May 18, 2009
Even as 15,000 Pakistani troops prepared to flood the Swat valley stronghold of his Tehreek-e-Nafaz-e-Shariat-e-Mohammadi (TNSM) movement, Maulana Sufi Muhammad continued to unleash a series of edicts on topics as varied as democracy, the status of women and the Islamic legitimacy of photography.
Sufi Muhammad was reported to have left his home in Lower Dir on May 4 after it was hit by mortar fire in the opening phases of Operation Rah-e-Haq 4. He is now believed to be in the TNSM stronghold at Aman Darra (Pakistan Observer, May 5). His son, Maulana Kifayatullah, was killed in the shelling of his home in Lower Dir (The News, [Islamabad], May 8).
In a recent interview by Pakistani television, Sufi Muhammad rejected democracy as the creation of “infidels.” The TNSM leader asked, “How can people who believe in democracy be expected to enforce the ideals of Shari’a?” Even the Islamic states of Saudi Arabia and Iran had failed to implement Shari’a to Sufi Muhammad’s satisfaction as he cited the Taliban regime of Afghanistan as the only example of a government that had properly administered Islamic law. According to Sufi Muhammad, communism, socialism and fascism were also “un-Islamic” political systems (Geo TV, May 4). In the same interview, he also condemned still photography and videos as “un-Islamic,” before declaring that in a Taliban-run society, women would only be allowed to leave their house to perform pilgrimage to Mecca (Daily Times [Lahore], May 4). Finally, Sufi Muhammad proclaimed that jihad was not mandatory in Kashmir as Islamic insurgents there were seeking a state rather than the implementation of Shari’a (The News, May 3).
Sufi Muhammad has not escaped criticism from other Islamic scholars in Pakistan. A recent meeting of the Ahl-e-Sunna in Karachi issued a statement asking if Taliban excesses in Swat would now be dealt with by the new Islamic courts. “If not, to whom are they accountable for the injustice they have committed? Who slaughtered innocent people, dishonored bodies, and hanged them on poles? Will they be called to any Shari’a court and [be] sentenced? Is it legal, according to Shari’a, to dishonor the body of a rival and then hang it from a tree? Do the people who have a different opinion deserve death? Are the people who have killed scholars of the Ahl-e-Sunna or forced them to migrate and taken control of their mosques, madaris, and properties exempt from the dictates of Shari’a, or are they answerable to any Shari’a court?” (Jang Online, May 4).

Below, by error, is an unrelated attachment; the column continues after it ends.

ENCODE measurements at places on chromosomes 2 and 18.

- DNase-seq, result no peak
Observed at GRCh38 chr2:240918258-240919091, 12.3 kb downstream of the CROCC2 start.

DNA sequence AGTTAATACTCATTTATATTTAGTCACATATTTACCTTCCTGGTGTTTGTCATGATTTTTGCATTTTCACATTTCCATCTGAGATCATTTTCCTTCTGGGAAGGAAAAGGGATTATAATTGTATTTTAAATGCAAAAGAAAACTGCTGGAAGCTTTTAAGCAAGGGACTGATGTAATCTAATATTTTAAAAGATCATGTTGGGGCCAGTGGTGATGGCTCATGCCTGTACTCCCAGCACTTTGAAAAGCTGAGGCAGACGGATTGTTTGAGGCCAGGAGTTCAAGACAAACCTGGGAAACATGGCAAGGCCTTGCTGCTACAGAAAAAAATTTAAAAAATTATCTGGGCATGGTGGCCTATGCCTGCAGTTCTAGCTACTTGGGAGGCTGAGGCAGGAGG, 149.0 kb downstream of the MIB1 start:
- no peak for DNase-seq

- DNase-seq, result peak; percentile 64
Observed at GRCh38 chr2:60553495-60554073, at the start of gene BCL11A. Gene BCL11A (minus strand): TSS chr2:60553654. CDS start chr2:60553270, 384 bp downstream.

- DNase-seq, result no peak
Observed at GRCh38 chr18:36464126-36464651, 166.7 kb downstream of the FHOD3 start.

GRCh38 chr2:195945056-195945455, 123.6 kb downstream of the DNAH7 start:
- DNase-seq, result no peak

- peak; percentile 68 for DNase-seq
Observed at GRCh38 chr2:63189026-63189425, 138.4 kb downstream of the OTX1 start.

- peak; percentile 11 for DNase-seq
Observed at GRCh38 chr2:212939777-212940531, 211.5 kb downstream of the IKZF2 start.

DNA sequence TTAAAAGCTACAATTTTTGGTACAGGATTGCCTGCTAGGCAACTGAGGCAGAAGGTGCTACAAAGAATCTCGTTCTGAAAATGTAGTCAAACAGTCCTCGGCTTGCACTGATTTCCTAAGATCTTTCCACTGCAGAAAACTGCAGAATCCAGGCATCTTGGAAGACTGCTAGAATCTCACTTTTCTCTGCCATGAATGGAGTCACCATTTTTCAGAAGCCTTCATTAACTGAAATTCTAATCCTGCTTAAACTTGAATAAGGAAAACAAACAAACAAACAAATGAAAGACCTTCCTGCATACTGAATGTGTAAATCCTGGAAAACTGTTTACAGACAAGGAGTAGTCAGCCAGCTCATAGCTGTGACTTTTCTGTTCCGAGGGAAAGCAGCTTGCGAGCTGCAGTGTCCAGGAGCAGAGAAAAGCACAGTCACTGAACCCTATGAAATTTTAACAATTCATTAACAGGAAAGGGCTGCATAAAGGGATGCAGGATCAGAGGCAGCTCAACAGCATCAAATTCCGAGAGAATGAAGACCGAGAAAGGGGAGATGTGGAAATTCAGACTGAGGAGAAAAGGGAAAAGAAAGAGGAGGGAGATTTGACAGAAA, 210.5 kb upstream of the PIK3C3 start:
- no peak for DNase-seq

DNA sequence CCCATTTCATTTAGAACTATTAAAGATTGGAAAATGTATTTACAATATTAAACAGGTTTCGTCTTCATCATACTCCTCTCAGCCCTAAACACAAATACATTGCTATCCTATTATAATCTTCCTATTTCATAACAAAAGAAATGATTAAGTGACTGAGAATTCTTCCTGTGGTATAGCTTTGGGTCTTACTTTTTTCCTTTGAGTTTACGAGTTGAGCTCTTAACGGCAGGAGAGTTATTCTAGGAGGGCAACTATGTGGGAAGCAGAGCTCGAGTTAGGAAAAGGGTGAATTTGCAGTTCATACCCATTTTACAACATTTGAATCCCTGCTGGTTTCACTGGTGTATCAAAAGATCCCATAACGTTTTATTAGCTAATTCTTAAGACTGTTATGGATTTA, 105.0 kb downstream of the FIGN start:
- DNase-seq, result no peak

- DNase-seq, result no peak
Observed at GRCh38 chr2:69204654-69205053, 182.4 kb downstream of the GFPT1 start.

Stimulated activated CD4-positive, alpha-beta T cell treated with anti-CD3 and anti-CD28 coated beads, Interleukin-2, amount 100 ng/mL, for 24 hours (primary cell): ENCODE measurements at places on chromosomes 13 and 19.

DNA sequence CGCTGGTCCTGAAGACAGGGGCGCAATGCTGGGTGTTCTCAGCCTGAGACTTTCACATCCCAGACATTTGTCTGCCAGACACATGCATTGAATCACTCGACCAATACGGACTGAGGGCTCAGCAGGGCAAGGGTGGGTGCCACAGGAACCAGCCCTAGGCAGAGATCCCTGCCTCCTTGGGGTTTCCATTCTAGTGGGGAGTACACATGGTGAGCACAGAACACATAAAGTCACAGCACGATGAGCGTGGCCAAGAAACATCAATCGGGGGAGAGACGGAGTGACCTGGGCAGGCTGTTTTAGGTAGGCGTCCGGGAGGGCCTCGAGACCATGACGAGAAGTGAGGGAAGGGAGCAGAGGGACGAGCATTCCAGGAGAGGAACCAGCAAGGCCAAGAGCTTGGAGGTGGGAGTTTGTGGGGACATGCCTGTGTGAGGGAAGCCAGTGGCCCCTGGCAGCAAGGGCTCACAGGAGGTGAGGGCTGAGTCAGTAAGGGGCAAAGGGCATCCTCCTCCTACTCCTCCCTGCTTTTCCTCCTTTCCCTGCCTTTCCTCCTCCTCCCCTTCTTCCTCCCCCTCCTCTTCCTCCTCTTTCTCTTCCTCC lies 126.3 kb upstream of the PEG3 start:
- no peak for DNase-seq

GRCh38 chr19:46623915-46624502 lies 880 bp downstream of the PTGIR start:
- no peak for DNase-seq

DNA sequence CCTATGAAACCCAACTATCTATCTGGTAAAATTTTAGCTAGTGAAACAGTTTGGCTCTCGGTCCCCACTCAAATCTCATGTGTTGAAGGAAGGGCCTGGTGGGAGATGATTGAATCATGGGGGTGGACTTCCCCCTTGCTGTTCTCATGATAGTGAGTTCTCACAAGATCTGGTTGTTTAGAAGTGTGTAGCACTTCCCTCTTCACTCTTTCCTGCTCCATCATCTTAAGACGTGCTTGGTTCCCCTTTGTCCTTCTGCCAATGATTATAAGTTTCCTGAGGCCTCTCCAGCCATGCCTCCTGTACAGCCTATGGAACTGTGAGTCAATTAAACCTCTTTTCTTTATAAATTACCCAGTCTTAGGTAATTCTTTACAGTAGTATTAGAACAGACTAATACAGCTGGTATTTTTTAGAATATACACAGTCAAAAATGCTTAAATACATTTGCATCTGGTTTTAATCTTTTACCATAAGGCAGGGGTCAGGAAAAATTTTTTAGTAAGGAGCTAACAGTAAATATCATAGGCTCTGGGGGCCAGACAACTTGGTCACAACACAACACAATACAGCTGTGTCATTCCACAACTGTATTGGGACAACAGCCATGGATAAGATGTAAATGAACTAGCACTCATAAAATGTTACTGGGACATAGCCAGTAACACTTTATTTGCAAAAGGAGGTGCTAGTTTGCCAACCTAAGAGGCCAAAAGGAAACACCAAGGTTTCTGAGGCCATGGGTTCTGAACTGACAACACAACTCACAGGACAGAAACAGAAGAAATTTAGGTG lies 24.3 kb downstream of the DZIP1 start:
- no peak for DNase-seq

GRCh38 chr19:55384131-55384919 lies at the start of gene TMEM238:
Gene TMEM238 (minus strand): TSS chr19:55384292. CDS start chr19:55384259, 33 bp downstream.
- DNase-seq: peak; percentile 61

The Pakistani press has also been highly critical of Sufi Muhammad’s failure to fulfill his end of the peace agreement with the NWFP government, his rejection of government-appointed qazis (Islamic judges) and his unwillingness to disarm local Taliban and TNSM fighters (Aaj Kal, May 5; Nawa-e-Waqt, May 5; Jinnah, May 5). According to one major daily, “The demands of the TNSM have been accepted by the government, and they are being implemented as well. Despite this, the opposition by Sufi Muhammad and his disciples is beyond comprehension. Apparently, it appears that these people have a desire to establish a state within a state to be headed by Sufi Muhammad. Such a situation cannot be acceptable to a sovereign country. Therefore, it will be justified if the Army launches an operation for the stability and security of the country” (Khabrain, May 5).
This article was first published in the May 18, 2009 issue of the Jamestown Foundation’s Terrorism Monitor.